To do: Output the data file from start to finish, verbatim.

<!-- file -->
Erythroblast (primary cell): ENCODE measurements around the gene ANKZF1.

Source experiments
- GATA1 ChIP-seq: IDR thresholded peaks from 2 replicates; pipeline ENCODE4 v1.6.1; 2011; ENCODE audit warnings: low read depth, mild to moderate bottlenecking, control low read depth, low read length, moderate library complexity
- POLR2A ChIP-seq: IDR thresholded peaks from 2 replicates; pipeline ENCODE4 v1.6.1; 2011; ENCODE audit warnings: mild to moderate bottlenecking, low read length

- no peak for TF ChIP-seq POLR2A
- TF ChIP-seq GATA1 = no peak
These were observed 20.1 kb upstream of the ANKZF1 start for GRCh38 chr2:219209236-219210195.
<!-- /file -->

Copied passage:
Erythroblast (primary cell): ENCODE measurements around the gene ANKZF1.

Source experiments
- GATA1 ChIP-seq: IDR thresholded peaks from 2 replicates; pipeline ENCODE4 v1.6.1; 2011; ENCODE audit warnings: low read depth, mild to moderate bottlenecking, control low read depth, low read length, moderate library complexity
- POLR2A ChIP-seq: IDR thresholded peaks from 2 replicates; pipeline ENCODE4 v1.6.1; 2011; ENCODE audit warnings: mild to moderate bottlenecking, low read length

- no peak for TF ChIP-seq POLR2A
- TF ChIP-seq GATA1 = no peak
These were observed 20.1 kb upstream of the ANKZF1 start for GRCh38 chr2:219209236-219210195.